Many have interpreted this scene as a reference to the mass shooting of a church by white supremacist Dylan Roof. While this is a possibility, there is more to this shocking scene.
Again, Gambino is the one who shoots down the choir, in the same nonchalant way he shot the guitar player in the head. Once again, we witness the violent takedown of a wholesome part of black culture. Throughout the history of America, churches have been a cornerstone of black communities, with Sunday services serving as a weekly gathering of local people sharing common values. This profound blend of spirituality and community lead many church leaders to become some of the most influential and outspoken leaders of black America.
By shooting down the choir, Gambino – a black celebrity who is part of the elite entertainment system – symbolically shoots down a pillar of the black community, while rapping, once again, “This is America”. The violent, nihilistic, decadent, and materialistic values of pop culture clashes and “competes” with the spiritual and community-driven influence of gospel churches. For this reason, it needs to be (figuratively) shot down.
There is something insidiously perverse about the choir scene. While, on the first watch, the scene is shocking and off-putting, repeated watches normalize this horrific scene of “people of God” being murdered while singing. Sonically, when the shooting occurs, the music switches from high-pitch voices to a bass-heavy beat, which is a somewhat satisfying auditory experience. Therefore, those who watch the video repeatedly actually anticipate the shooting and, unconsciously, end up enjoying it.
Following the mass shooting, a riot ensues behind Gambino, as people run around and cars burn down. The second verse continues with rap clichés, successively alluding to brand name clothes, making money through drug deals, and shooting down opponents.
So, the same person who shot down the church choir (and got away with it) is now distracting viewers with trendy dance moves and rap lines. School children dance around him because elite-owned celebrities are greatly influential over young people.
Is the horseman a reference to the white horse of the Apocalypse? The book of Revelation says:
“And I saw, and behold a white horse: and he that sat on him had a bow; and a crown was given unto him: and he went forth conquering, and to conquer.”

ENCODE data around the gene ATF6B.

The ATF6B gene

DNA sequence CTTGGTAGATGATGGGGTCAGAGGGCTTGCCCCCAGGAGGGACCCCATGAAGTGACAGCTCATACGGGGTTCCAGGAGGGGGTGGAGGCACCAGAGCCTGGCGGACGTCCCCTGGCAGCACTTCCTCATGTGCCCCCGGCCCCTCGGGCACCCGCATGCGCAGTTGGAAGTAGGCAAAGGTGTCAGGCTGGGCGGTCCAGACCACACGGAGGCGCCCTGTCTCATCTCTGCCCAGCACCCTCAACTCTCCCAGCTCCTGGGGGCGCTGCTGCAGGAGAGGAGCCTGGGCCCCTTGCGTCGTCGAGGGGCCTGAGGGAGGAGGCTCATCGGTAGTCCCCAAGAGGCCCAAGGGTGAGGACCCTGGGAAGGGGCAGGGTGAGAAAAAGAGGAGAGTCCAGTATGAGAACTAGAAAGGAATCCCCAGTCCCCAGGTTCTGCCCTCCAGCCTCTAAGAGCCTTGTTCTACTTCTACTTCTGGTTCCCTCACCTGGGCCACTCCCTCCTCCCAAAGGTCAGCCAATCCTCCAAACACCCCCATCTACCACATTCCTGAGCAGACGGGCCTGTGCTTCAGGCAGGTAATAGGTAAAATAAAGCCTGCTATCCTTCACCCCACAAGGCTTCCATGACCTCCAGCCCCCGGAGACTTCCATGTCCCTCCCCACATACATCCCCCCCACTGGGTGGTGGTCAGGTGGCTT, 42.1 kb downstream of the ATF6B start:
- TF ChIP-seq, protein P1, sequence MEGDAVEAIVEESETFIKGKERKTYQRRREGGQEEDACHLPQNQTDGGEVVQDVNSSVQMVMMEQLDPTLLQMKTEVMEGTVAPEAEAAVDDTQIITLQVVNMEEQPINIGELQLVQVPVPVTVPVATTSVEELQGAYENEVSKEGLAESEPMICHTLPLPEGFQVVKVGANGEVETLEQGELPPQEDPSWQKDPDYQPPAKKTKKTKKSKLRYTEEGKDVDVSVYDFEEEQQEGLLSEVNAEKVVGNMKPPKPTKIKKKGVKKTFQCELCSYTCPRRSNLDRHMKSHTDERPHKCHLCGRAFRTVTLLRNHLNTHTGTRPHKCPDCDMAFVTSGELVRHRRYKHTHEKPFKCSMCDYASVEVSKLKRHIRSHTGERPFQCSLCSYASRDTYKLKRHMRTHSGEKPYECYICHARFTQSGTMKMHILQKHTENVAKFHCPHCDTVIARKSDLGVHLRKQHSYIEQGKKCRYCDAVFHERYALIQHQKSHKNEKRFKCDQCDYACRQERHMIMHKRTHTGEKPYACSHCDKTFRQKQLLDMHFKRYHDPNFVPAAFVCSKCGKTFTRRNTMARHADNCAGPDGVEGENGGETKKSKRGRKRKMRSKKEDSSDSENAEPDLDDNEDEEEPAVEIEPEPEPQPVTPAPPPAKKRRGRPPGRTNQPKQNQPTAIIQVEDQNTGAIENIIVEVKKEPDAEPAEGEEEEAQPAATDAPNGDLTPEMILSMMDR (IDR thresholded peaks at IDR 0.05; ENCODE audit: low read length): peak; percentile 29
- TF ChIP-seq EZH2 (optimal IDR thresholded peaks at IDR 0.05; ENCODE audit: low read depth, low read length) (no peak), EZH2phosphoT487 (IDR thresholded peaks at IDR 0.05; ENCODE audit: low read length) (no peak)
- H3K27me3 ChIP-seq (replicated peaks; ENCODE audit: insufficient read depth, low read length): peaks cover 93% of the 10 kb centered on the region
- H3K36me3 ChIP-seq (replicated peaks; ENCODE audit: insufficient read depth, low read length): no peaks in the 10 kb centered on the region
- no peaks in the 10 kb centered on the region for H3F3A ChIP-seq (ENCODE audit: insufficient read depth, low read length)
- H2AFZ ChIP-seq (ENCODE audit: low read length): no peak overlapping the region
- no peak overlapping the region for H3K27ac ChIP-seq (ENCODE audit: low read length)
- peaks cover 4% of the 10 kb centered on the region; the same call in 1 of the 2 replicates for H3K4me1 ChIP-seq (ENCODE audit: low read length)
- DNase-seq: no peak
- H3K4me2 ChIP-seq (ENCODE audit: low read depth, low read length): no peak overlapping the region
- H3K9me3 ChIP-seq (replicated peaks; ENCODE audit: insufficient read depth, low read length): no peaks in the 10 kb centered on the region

– Revelation 6:2
While Gambino distracts the school children and the viewers with dance moves, everyone ignores the white horseman, biblical symbol foreshadowing war and death.
After the chaos, Gambino lights up a joint and starts dancing.
On the left is the guitar player who got shot in the head at the beginning of the video, apparently still alive, though hooded. Although Gambino (representing the industry and its pawns) murdered this wholesome symbol of black America at the beginning of the video, that influence is sometimes needed. But only if it is symbolically hooded and subject to the elite’s rule.
The girl on the right is SZA, a new industry favorite. Interesting fact: Both Donald Glover and SZA were at the 2018 Met Gala, which was an elite industry gathering.
Why is Gambino so scared and why do these angry people end up chasing him? Is this the fate of those who sell out to the industry and end up going against their own people? Because, as we continually see, once the industry is done with the sell-outs, it usually gets rid of them.
This is America has the merit of sparking debate and inciting reflection. The video’s intense use of symbolism combined with an open-ended conclusion lead to a plethora of interpretations, and even an all-out hunt for “hidden details”.
However, the main message of the video is not hidden. It is right in our faces. It is actually so in-your-face that some feel the need to ascribe obscure references its most disturbing scenes to rationalize them.
While many theorize that Gambino embodies America as a whole, the odd, shirtless character starring in the video is clearly an entertainer. From the reference to Jim Crow to the dancing and the rapping, the character is deep in black culture while being harmful to his own people. He symbolically shoots down deep-rooted elements of folklore and spirituality to bring about a new culture based vain, materialistic and self-destructive values.
For this reason, one must be wary of celebrities who claim to be “woke” while being under contract with major labels that are owned by the most powerful conglomerates in the world. Their message is contrived, their artistic freedom is limited and, if some kind of social criticism is allowed, it’s because it serves the interests of those who sign the checks. Right now it is all about division: Division between races, sexes and political leanings. Divide and conquer is still a valid strategy. Many of those who claim to be “woke” are actually owned by those who are looking to put you to sleep … while claiming “This is America”.